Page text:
August 2, 2020
LEH, INDIAN-ADMINISTERED KASHMIR — They danced in the marketplace with the mountains as their backdrop, whirling through a traditional song and applauding the change that had just come to this disputed land.
A small crowd cheered and waved the saffron, white and green colors of India’s flag as they commemorated Prime Minister Narendra Modi’s decision last August to create a new status for their region.
The government had just revoked an article in the Indian Constitution that granted semi-autonomy to the state of Jammu and Kashmir and instead carved the region into two union territories: Jammu and Kashmir, a largely Muslim area that includes the lush Kashmir Valley, and Ladakh, a mountainous, historically Buddhist expanse that sits to the east and borders China.
Revelers from Leh, one of two districts in the Union territory of Ladakh, were banking on a boom in tourism and infrastructure development as Modi sought to better integrate the region into India. But the celebration carried an undercurrent of unease – one that has fractured the two districts and sowed a broader fear of cultural sabotage, even a year after the announcement. The previous status allowed the region to make its own rules for who could live there and purchase property, and Ladakh residents now worry that outsiders will buy up this scenic land, jeopardize the region’s fragile, pristine climate and destroy its distinctiveness.
“Our identity is at risk,” says Tsering Tondup, 72, a retired forest department employee in Leh, once an important link on the Silk Road trading route and a popular starting point for trekking.
Raihana Maqbool, GPJ Indian-administered Kashmir
Residents grew more concerned about an invasion of outsiders after videos appeared on social media featuring Indian men who suggested coming to the region in search of beautiful Kashmiri brides.
Modi tried to tamp down fears in an independence speech last August, when he argued that the semi-autonomous system had “aggravated separatism and given birth to terrorism.” He said people in the region would now “get the rights which they have been deprived of so far.”
The decision proved the latest change to a region countries have fought over for more than seven decades. When Pakistan and India separated in 1947, the princely state of Jammu and Kashmir, as it was known then, landed in the middle of the tug-of-war. Both countries claimed pieces of the region and, along with China, still do. That tension heightened in June, when Indian and Chinese soldiers with clubs and rocks reportedly clashed at the border, killing 20 Indian troops and leading to the region’s worst violence in nearly a half-century.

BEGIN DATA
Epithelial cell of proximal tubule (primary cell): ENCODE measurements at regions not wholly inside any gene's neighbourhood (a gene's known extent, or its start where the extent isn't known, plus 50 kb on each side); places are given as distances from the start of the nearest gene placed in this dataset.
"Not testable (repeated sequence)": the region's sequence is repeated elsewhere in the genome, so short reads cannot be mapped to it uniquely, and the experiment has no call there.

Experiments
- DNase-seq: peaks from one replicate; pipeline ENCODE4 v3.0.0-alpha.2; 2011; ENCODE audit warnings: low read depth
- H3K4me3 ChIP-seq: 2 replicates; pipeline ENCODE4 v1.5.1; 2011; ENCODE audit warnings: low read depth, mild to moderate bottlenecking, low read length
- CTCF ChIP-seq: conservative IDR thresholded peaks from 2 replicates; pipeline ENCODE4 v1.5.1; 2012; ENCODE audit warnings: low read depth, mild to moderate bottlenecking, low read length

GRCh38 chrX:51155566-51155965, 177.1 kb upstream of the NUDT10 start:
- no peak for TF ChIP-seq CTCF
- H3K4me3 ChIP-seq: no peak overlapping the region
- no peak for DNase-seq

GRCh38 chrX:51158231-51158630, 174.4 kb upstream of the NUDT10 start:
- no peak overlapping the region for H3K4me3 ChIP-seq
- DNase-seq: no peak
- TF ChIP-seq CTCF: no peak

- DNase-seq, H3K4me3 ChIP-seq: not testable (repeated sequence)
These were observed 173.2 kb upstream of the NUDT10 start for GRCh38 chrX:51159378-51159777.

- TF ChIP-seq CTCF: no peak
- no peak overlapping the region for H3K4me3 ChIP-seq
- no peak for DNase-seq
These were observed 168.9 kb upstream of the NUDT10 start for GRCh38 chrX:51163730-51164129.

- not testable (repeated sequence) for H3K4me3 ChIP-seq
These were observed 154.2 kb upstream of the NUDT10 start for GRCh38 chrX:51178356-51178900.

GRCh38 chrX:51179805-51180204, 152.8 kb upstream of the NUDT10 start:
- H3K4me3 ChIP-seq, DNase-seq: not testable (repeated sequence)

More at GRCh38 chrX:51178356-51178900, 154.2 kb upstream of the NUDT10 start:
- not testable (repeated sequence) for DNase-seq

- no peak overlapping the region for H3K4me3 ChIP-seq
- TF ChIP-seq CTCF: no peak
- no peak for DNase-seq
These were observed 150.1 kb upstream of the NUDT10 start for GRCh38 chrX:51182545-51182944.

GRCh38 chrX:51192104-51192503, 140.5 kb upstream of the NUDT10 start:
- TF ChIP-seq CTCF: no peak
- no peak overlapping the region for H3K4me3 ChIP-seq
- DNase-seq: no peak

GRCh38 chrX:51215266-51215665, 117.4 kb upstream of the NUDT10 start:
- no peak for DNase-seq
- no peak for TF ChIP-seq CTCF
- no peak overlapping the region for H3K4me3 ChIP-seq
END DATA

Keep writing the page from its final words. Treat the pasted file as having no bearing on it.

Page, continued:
The creation of these territories has thrown more uncertainty into the contested region, dividing Ladakh’s two districts, Leh and Kargil.
Fears about cultural loss pervade both. But many residents in Leh, whose Buddhist monasteries are scattered among the Himalayan mountains, backed the union territory status because they thought support from India would improve the region’s economic prospects.
“The only fear is that the fragile ecology may be lost,” says Phunsuk Dolma, a Leh schoolteacher. “But this decision is good for Leh, as we never got development that should have been here.”
Those in Kargil, a rural, largely Muslim community closer to the Muslim-majority Kashmir Valley, see it less as an economic opportunity than as a political silencing.
The semi-autonomous status allowed the former state its own constitution, a separate flag and the freedom to make laws on everything except foreign affairs, defense and communications.
The new plan grants the Union territory of Jammu and Kashmir its own legislative assembly; Ladakh does not have one. It instead defers to the Indian central government. This has infuriated some Kargil residents, who believe their political rights are eroding along with their business and cultural ties.
“Ladakh had a communal harmony for ages and dividing it from Jammu and Kashmir will only create problems,” says Nazir Munshi, a hotel owner and member of the Joint Action Committee, a group of think tanks and other organizations trying to protect the interests of Kargil. “Since accession, we have had business, political and religious relations with Kashmir. These relations were divided within a night.”
Raihana Maqbool, GPJ Indian-administered Kashmir
Soon after the change, India shut down internet access in Jammu and Kashmir for months. The coronavirus pandemic has added another layer of fear, as the entire region shuttered and patrolling soldiers filled the streets.
“We are left nowhere,” says Zakir Ali, a driver and Kargil resident, who says they were not consulted about the union territory decision.
Ladakh officials could not be reached for comment, and the Indian central government did not respond to requests for comment. A provision in the constitution allows districts or regional councils to administer tribal areas, a move intended to preserve an area’s culture and ecology. The Indian government has said it will grant a special cultural distinctiveness status to Ladakh but has not specified what that will entail.
With little guidance, residents across the district wonder what to prepare for next.
“Outsiders will come and live here, and it will not be safe for the girls,” says Ambreen Fatima, a 17-year-old student, referring to social media comments about snagging Kashmiri brides. “It was not a good decision.”